gt actual likeness  

American Deceptionalism

Nothing threatens the one-party monopoly of US politics more than competition. [A monopoly often referred to as "the two-party system."]

Independent candidates almost universally are categorised as "spoilers" who can't win, diverting votes from "serious" candidates. Ron Paul knows that so-called third-party candidates cannot get the press coverage or funding to be viable, so the "spoiler" moniker becomes a self-fulfilling prophesy.

Dr Paul has been vying for the Republican nomination. He has an outside chance of winning or, as most media pundits like to say: He'll never get the nomination but, if he does, he will lose to Obama. Never mind that these are the same pundits who guaranteed that Hillary Clinton would be the Democratic nominee in 2008 and, on the odd chance that Barack Obama got the nomination, he was unelectable.

Pundits can be wrong. Polls can be wrong, voters surprising.

As the campaign drags on, there will be a barrage of "Paul can't win" messages. Initially, the strategy was to ignore him, as when his close second-place finish behind Bachmann in the Iowa straw poll was not mentioned in polite society.

I began working on this piece after studying my Ron Paul shirt. The back is adorned with the entire US Constitution. Try fitting the Obama Health Care Insurance Entitlement (OBAMACARE) legislation on any article of clothing.

Proudly, I have not voted for a Democrat/Republican presidential candidate for forty-two years, backing up my belief that the Incumbent Party monopoly is destroying the Republic. I had hoped not to be alive to witness this inevitability. Now I'm not so sure, due to a combination of rapid legislative deterioration and personal resilience. Then again, who knows what will happen if Obamacare is allowed to kick in.

Irksome media signals are multiplying. There's the recurring theme of the Republicans needing someone who can beat Obama. Knowing whom I support, a mate asked me the other day if I want Mr Obama reelected. Of course not. No sane person does, unless you consider Ahmadinejad sane. The real question is whether I want another cipher perpetuating the shift to a fascist America.

After scattershots at Ron Paul, the Wall Street Journal (16 Dec 11) ran an essay by respected journalist Kim Strassel [I respect her opinions.], who states that "Ron Paul will never be the GOP nominee." (Ironically no longer a Grand party, just Old.)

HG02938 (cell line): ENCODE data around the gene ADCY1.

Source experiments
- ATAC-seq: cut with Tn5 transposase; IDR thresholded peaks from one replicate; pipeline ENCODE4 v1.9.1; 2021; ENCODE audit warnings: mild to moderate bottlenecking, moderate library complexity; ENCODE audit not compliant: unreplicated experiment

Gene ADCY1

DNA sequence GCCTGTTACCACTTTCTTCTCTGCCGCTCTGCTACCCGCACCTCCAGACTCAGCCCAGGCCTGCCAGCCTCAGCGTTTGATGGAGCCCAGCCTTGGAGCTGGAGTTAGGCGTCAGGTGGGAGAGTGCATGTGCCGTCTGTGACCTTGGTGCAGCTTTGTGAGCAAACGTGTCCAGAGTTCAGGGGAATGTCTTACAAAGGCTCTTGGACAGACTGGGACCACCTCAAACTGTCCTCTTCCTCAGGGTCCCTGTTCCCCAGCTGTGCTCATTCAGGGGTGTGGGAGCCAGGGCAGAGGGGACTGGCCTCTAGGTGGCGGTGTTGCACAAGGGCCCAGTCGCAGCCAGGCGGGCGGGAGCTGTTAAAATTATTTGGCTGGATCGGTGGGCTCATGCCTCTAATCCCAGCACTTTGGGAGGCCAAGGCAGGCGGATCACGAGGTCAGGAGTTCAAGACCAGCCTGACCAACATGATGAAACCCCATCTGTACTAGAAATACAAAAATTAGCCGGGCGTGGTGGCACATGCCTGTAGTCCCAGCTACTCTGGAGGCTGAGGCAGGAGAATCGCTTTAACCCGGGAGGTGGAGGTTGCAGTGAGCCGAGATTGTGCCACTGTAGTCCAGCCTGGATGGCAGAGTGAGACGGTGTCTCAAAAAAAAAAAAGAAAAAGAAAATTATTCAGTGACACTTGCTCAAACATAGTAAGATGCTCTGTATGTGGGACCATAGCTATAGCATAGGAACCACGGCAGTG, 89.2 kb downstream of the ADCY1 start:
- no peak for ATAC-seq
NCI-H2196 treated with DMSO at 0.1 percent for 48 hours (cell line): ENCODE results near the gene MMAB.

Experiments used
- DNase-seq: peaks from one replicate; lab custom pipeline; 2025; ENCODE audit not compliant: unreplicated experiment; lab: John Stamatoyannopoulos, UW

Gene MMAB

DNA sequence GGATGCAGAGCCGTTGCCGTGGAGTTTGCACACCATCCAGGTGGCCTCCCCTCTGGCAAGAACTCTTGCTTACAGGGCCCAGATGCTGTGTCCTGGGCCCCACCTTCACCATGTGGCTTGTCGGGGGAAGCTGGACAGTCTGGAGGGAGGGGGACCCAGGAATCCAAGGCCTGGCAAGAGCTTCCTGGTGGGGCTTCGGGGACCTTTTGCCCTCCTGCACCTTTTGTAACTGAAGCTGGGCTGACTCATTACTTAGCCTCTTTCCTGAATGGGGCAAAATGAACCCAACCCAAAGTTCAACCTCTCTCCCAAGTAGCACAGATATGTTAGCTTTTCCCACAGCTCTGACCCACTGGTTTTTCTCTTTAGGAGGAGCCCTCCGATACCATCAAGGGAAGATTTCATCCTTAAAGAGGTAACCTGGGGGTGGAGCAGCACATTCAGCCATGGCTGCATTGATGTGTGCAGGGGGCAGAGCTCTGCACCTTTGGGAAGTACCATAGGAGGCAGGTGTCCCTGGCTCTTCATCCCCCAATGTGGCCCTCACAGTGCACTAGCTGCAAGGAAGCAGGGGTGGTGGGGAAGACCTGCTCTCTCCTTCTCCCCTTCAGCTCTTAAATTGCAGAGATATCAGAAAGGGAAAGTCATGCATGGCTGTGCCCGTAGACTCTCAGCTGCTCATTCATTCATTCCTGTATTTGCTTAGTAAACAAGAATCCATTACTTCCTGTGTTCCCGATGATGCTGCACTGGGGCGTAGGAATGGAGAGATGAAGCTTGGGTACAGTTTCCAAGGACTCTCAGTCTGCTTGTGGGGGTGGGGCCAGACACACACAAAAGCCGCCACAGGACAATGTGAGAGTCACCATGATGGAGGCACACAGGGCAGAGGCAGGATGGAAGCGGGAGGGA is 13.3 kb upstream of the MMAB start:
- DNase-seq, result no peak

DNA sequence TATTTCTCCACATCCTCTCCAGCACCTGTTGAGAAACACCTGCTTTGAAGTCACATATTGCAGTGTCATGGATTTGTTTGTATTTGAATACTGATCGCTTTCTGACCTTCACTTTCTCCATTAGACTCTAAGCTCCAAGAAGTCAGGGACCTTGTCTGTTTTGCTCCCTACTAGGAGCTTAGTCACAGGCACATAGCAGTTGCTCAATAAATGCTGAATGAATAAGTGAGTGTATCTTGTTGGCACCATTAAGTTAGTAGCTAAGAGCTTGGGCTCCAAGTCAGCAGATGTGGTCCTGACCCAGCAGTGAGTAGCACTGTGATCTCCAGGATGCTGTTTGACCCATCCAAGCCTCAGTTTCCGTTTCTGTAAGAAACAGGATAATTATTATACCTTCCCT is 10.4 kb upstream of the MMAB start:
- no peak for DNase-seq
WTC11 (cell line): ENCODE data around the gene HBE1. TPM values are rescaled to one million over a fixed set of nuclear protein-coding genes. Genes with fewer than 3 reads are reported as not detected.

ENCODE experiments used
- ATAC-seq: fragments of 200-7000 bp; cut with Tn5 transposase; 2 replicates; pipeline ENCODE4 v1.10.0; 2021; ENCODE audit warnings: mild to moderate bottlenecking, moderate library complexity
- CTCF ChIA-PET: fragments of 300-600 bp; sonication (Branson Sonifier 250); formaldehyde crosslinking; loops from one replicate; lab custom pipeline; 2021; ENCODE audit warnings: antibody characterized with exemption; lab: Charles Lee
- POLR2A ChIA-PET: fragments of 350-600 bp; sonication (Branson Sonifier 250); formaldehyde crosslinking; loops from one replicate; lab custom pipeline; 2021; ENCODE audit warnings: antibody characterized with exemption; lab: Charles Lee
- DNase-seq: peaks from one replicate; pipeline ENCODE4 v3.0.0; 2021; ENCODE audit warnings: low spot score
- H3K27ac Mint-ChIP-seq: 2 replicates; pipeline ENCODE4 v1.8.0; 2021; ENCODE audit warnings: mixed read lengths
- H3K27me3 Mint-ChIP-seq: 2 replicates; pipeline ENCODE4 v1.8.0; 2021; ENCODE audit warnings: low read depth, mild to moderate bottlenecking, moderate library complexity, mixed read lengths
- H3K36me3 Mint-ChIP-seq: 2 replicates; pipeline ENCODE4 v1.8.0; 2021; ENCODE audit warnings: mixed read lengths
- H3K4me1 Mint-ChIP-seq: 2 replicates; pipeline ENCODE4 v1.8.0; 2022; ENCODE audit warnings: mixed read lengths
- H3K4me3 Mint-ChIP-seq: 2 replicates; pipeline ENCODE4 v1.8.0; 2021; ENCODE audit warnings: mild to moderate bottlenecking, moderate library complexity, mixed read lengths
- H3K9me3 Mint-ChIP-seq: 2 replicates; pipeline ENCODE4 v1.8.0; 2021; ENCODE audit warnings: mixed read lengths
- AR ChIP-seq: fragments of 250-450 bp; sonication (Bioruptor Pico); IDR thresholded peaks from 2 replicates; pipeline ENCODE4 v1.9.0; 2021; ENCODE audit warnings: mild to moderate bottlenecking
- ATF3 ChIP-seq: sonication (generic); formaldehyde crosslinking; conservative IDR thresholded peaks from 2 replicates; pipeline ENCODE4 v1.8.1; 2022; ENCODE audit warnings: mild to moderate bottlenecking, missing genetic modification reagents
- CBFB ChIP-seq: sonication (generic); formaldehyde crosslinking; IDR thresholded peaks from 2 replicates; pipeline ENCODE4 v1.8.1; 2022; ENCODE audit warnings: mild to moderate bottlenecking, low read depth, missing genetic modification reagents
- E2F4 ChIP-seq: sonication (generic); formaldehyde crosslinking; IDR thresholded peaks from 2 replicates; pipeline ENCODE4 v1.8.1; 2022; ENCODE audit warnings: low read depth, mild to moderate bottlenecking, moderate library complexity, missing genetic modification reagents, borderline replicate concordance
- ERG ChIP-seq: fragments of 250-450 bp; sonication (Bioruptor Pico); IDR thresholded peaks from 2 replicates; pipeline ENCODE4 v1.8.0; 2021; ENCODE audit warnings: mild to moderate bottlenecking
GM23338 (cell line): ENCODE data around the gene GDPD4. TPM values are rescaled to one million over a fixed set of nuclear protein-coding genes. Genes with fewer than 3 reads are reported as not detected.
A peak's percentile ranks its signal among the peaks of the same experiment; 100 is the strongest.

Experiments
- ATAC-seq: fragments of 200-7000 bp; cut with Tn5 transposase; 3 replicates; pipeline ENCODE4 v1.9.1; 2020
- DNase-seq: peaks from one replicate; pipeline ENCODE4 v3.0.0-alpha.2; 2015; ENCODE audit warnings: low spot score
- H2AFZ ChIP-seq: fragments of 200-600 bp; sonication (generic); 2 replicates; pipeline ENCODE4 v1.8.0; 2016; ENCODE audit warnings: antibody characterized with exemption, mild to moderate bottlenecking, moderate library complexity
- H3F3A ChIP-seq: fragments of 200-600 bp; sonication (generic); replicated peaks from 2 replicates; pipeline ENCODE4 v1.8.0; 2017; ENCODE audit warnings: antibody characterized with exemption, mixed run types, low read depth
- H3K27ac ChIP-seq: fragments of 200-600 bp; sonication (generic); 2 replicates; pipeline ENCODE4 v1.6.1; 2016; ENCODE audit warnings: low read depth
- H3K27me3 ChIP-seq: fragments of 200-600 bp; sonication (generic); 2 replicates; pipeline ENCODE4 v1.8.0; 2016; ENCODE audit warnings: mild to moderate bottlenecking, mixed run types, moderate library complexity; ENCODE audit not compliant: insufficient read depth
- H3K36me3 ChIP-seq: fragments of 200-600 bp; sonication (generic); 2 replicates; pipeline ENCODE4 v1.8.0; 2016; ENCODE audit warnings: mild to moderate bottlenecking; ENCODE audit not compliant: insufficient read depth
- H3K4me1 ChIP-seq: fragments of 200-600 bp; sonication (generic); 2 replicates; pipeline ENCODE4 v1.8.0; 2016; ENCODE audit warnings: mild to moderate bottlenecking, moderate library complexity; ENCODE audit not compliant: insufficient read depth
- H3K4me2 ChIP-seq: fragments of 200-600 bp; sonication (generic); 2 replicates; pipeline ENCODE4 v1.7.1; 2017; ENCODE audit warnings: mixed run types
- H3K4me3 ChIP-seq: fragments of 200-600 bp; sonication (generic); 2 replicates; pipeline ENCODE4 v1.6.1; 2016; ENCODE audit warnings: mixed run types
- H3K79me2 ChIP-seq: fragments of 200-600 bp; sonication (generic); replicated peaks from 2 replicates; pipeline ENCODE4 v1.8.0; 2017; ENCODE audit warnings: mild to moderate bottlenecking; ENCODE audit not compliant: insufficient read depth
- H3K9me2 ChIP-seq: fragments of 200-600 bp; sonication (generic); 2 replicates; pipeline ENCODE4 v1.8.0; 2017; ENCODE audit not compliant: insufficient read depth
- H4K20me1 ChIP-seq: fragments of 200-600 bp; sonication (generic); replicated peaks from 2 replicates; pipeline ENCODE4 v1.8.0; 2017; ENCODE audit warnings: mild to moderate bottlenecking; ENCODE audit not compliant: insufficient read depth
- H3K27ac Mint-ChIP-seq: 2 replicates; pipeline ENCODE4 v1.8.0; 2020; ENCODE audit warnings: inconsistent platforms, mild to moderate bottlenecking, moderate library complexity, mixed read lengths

Kim Strassel, WSJ

Ms Strassel subscribes to the consensus of those who hold their own opinions in the highest esteem, that all Republicans are somewhat libertarian on some things, but enthusiastically pro-military spending and adventures. (Basically warmongers.) Unlike most candidates in both wings of the Incumbent party, Paul has served in the military. Those in the Armed Forces are big supporters of his restrained foreign policy approach.

Kimberly Strassel claims that Paul denies American exceptionalism and "refuses to allow for decisive action to protect the US homeland." She goes so far as to say "the nation" fears his isolationism, making his views out of touch.

Is exceptionalism a real word? If so, use it in a sentence that does not concern the United States. Here's a working definition from the Observer:
    Exceptionalism: Special rules apply to the world's only superpower.

At the final so-called debate (of the year) Thursday night on Fox News, Ron Paul forcefully defended the Constitution, reminding his colleagues that a declaration of war is a prerequisite to attacking another country, another of his wacky ideas lifted from the US Constitution. Conversely, Michele Bachmann sounded less like a strict Constitutionalist, more like an aggressive crackpot, and she wasn't even talking about gays being cured. [Would they be sugar-cured?]

Bachmann said that "we all know what will happen in Iraq" when the US troops are gone. No, we don't, although we imagine it will be unfortunate. Problem is, that prediction was made the day the US invaded. Even with American troops present, Iraq was no picnic [see: Iraq in a box below]. The congresswoman added, "we all know without a shadow of a doubt" that Iran will get a nuclear weapon and use it, or something like that. She was too enraptured to enunciate.

Forgive me, but didn't we all know that Iraq had stockpiled weapons of mass destruction? She cites an IAEA [International Atomic Energy Commission] report saying the Islamic Republic [republic? ha!] are months away from going nuclear. So now we trust the UN? This is the organization that placed Iran on the Human Rights Commission.

If Iran is so evil, why did the US invade Iraq? Was it a typo?

Reason fake beer ad

Paul pointed out what any impartial observer could: A barrage of war propaganda in the US is encouraging a preemptive attack on Iran. The doctor regards the biggest danger as "another war in the name of defense." The US has 12,000 diplomats, he said, suggesting "we ought to use a little diplomacy once in awhile."

I have lived in some of the most progressive counties, where war is not cool, still I cannot believe that "the nation" supports a continuous state of war. As Dr Paul pointed out, "we can't afford it." As I've been emphasizing in my blog [L·E·E], politicians love war. Peace candidates have won presidential elections, up to and including Barack Obama. Trouble is they were lying.